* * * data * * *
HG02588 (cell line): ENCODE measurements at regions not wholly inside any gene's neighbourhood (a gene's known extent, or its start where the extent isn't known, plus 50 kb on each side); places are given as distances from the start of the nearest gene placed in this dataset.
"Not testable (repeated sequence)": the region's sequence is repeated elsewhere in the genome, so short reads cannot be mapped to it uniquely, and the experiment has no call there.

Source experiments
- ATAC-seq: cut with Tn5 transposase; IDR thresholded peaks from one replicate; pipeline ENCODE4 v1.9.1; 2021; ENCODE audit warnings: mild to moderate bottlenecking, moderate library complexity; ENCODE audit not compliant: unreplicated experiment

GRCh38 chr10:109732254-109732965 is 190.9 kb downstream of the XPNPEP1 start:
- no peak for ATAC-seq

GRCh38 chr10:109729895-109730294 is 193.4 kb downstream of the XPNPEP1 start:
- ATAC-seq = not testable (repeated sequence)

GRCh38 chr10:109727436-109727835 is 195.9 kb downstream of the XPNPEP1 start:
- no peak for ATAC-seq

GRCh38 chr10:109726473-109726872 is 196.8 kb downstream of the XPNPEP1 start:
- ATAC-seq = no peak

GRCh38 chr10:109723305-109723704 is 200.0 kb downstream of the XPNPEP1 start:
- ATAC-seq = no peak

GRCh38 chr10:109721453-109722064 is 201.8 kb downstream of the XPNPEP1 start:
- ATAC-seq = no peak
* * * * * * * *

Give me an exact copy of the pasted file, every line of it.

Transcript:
HG02588 (cell line): ENCODE measurements at regions not wholly inside any gene's neighbourhood (a gene's known extent, or its start where the extent isn't known, plus 50 kb on each side); places are given as distances from the start of the nearest gene placed in this dataset.
"Not testable (repeated sequence)": the region's sequence is repeated elsewhere in the genome, so short reads cannot be mapped to it uniquely, and the experiment has no call there.

Source experiments
- ATAC-seq: cut with Tn5 transposase; IDR thresholded peaks from one replicate; pipeline ENCODE4 v1.9.1; 2021; ENCODE audit warnings: mild to moderate bottlenecking, moderate library complexity; ENCODE audit not compliant: unreplicated experiment

GRCh38 chr10:109732254-109732965 is 190.9 kb downstream of the XPNPEP1 start:
- no peak for ATAC-seq

GRCh38 chr10:109729895-109730294 is 193.4 kb downstream of the XPNPEP1 start:
- ATAC-seq = not testable (repeated sequence)

GRCh38 chr10:109727436-109727835 is 195.9 kb downstream of the XPNPEP1 start:
- no peak for ATAC-seq

GRCh38 chr10:109726473-109726872 is 196.8 kb downstream of the XPNPEP1 start:
- ATAC-seq = no peak

GRCh38 chr10:109723305-109723704 is 200.0 kb downstream of the XPNPEP1 start:
- ATAC-seq = no peak

GRCh38 chr10:109721453-109722064 is 201.8 kb downstream of the XPNPEP1 start:
- ATAC-seq = no peak